What we are thinking, or thoughts that are in our hearts, often come out of our mouths. We can be still and respond to God and slow to speak; or we can react, causing arguments and pain.
"My mouth will speak words of wisdom; the utterance from my heart will give understanding." [Psalm 49:3] Dear Job said, "My words come from an upright heart; my lips speak sincerely what I know." [Job 33:3]
The enemy twists our words. [Psalm 56:5] He uses people with seductive and persuasive words to lead others in the wrong way. Read the book of Proverbs.
We can be ensnared with the words of our mouths or trapped by what we said. [Prov 6:2]
Are our words like a blustering wind? Have you ever been with someone whose words confuse, and it is so difficult to hear that small whisper of God’s voice so you can respond? “When words are many, sin is not absent, but he who holds his tongue is wise." [Prov 10:19]
"A wise man’s heart guides his mouth, and his lips promote instruction. Gracious or pleasant words are like a honeycomb, sweet to the soul, and healing to the bones.” [Prov 16:23-24] and . . .
"Reckless words pierce like a sword, but the tongue of the wise brings healing.” [Prov 12:18]
The wise in heart are called discerning, and pleasant words promote instruction.” [Eccl 10:12]
"Words from a wise man’s mouth are gracious . . .“ [Prov 16:21]
The Holy Spirit teaches us what to say and what questions to ask—when, where and to whom. Keep listening to God, through the Word and by the Spirit. [1Cor 2:13]
If you would like to, join with me in praying,
“Let the words of my mouth and the meditation of my heart be pleasing to you Lord, and may they bring hope, healing and not confusion. I pray that I will be a wise woman or man, who speaks few words, but words that people will want to hear, and that come from Your heart. Help me to remember the power of prayer. The prayers of righteous sons and daughters are powerful and effective. Amen."
Finally, as Paul prayed, “May the grace of the Lord Jesus Christ, and the love of God, and the fellowship of the Holy Spirit be with you all.” [2 Cor 13:14]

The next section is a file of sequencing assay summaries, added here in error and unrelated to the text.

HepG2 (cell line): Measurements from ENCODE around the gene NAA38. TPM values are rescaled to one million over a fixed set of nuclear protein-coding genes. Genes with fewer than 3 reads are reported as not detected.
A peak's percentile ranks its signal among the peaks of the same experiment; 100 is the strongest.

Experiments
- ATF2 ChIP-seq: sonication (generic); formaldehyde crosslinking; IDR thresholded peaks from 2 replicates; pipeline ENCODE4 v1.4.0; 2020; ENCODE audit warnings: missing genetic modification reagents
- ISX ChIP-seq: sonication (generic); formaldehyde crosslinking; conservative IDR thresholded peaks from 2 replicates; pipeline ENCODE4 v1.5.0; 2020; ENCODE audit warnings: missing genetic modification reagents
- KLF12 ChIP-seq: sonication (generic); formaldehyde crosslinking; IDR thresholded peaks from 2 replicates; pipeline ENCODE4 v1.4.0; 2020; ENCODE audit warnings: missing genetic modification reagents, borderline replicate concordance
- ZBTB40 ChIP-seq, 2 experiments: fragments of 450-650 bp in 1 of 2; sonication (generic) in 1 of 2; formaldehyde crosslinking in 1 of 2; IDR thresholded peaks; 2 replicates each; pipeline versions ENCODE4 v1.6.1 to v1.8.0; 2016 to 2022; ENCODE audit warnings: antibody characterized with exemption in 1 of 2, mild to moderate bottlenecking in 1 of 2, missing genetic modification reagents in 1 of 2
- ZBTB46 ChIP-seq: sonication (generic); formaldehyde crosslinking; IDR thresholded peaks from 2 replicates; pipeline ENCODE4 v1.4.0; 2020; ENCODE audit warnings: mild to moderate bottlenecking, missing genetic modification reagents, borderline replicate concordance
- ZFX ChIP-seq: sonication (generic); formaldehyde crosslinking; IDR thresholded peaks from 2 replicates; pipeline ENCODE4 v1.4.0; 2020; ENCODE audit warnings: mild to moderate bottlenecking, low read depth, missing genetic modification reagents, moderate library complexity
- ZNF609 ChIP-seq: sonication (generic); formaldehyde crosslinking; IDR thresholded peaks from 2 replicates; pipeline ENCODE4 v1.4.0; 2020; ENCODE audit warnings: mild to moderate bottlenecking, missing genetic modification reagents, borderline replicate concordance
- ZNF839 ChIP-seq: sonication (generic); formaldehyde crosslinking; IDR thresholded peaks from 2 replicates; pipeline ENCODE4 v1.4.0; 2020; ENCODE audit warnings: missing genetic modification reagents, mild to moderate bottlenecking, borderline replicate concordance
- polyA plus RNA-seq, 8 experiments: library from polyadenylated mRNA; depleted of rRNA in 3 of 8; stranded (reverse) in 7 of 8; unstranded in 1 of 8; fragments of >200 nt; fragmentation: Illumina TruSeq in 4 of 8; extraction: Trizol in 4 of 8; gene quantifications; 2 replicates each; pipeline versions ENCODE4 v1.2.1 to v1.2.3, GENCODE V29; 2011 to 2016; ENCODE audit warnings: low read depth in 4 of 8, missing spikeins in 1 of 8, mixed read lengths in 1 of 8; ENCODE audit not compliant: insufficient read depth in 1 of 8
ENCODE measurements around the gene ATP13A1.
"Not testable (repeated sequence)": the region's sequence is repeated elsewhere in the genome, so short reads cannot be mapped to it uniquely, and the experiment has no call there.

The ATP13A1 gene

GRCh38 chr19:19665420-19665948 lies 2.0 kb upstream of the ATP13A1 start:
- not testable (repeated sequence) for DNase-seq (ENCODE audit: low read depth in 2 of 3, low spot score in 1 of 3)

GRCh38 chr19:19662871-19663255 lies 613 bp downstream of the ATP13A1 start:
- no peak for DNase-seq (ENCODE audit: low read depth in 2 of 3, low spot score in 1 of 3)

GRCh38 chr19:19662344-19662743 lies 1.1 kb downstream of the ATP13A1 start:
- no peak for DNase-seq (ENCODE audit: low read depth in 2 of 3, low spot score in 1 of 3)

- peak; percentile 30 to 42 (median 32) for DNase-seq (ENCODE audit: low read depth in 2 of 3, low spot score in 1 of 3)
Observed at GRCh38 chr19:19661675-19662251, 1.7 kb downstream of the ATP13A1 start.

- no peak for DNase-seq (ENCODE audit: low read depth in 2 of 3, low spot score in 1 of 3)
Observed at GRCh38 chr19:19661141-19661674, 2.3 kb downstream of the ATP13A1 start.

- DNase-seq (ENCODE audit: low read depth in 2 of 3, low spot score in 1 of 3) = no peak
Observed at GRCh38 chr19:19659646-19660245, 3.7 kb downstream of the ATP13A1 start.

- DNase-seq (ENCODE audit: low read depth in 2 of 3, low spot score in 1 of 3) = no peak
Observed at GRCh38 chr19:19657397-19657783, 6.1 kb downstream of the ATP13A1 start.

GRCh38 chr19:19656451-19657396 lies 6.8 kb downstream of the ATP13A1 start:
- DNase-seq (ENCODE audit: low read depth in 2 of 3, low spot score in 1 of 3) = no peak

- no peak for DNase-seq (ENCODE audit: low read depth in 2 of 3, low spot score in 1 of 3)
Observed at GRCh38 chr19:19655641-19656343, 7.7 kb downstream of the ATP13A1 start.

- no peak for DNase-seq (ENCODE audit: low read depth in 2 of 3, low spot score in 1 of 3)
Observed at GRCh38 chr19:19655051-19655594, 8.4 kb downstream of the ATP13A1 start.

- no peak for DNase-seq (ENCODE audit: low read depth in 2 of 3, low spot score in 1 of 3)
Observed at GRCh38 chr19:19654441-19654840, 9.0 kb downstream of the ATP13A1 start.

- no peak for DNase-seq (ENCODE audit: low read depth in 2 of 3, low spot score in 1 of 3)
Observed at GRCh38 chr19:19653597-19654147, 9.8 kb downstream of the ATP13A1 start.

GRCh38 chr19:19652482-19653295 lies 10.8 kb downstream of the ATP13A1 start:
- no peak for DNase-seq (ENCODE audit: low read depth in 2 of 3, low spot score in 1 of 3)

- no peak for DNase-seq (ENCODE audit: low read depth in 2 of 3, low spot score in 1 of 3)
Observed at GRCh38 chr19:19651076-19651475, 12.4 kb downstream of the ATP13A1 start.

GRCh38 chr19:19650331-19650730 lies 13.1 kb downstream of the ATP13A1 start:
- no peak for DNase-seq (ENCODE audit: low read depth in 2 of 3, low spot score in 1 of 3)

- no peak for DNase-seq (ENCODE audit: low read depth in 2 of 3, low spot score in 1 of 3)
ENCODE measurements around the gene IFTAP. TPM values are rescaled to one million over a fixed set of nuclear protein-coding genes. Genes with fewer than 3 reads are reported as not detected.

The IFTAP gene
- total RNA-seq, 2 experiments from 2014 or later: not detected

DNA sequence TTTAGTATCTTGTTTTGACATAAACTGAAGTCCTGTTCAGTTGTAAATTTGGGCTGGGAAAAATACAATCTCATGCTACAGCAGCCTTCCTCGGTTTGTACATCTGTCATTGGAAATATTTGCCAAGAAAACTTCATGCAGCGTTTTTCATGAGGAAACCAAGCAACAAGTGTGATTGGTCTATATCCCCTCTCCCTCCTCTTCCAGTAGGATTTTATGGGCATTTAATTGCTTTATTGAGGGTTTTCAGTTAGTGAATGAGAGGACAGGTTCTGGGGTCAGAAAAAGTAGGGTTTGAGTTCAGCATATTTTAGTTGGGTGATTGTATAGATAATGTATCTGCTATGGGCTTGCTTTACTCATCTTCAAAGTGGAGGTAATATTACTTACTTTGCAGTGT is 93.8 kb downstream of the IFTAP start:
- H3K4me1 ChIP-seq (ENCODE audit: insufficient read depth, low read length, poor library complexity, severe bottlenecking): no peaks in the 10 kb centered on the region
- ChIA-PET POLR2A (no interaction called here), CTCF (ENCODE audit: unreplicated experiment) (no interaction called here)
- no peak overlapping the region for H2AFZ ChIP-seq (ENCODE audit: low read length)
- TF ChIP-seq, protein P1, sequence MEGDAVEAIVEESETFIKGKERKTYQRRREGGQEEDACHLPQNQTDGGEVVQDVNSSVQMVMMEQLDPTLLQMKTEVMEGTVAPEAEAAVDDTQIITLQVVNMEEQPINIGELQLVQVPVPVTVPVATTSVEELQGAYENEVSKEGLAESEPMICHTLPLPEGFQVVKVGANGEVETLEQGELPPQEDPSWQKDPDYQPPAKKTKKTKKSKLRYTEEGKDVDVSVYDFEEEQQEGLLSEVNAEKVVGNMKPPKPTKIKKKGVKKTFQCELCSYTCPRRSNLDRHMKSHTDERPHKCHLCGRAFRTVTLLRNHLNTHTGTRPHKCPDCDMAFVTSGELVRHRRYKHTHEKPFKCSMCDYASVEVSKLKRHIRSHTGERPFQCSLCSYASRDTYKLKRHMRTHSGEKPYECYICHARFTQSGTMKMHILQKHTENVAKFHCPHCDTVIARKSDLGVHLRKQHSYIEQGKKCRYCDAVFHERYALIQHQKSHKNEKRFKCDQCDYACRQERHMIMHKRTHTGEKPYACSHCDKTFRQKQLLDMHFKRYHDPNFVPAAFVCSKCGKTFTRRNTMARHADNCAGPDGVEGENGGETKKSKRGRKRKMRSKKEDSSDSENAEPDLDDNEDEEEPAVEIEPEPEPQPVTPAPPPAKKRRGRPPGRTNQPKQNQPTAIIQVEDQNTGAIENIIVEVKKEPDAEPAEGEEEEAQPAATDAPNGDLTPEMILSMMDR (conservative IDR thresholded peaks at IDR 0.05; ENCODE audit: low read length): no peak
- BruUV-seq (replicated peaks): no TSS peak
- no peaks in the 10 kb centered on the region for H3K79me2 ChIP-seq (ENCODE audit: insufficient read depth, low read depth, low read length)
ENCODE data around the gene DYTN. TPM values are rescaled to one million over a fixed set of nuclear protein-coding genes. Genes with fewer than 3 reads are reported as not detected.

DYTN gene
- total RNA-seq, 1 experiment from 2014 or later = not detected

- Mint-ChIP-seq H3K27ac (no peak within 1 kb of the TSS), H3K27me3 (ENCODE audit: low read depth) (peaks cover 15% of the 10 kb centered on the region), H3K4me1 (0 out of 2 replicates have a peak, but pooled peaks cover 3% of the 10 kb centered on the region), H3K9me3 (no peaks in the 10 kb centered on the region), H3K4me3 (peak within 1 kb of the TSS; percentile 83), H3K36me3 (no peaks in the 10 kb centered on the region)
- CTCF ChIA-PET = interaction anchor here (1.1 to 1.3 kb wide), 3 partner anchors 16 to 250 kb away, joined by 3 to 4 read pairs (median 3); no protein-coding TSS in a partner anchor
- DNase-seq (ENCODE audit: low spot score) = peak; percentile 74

Love and Blessings,
July 9-15: Restenäs, Sweden
Click here for a Link to the Restenas Camp
July 16-22: Prod, Romania
July 29-Aug 4: Champagne, France
The speaker at all Camps will be Stefaan Hugo, YWAM Facilitator for Southern Africa.
Check here for updates and more information!
Oct 18-21: Singapore, with Dr Bruce Thompson
Click here to email for more information
What's your 'stock-in-trade'?
I suppose mine is words—organizing a bunch of them in some sort of order that makes sense . . . and then trusting that those words will be read by others so as to interest them, motivate them, make them think (and sometimes to give them a good laugh). I love writing.
A little quote is scotch-taped at eye-level above my desk:
“A writer never has a vacation. For a writer life consists of either writing or thinking about writing.” Eugene Ionesco
Over time, the meanings of words can change—sometimes for good, sometimes not. For example, here’s a couple that have morphed into new meanings over the past century . . .
A shortened form of ‘acute’: keenly perceptive and shrewd.
Today: pretty, charming and dainty.
Sowing seeds with a sweeping movement of the hand; a ‘broad cast.’
Today: spreading the news (fake or true!).
Many other words change because social standards change—often for the worse. And these social standards change for a number of reasons: some are driven by aggressive, in-your-face agendas that are directly ‘anti-everything-we-hold-dear’ biblical principles, that clearly show us how to live. And how not to live.
I am making a list of these words, and frankly I don’t know whether to publish them or not. In many cases, our Christian social standards have been so compromised, that I would simply be raising some folks’ hackles.
Here are a couple of lighter 'word-morphs':
iFirst A new website listing all the reasons that I should be ahead of everyone else.
VIRAL It seems like there is a rash of new viruses around these days. I often read about someone who has ‘gone viral.’ They must be pretty sick.
eTouch is designed to encourage us in our daily walk, not to be controversial. As Donna would say, “What do you think?”
Till next time,
The Small Print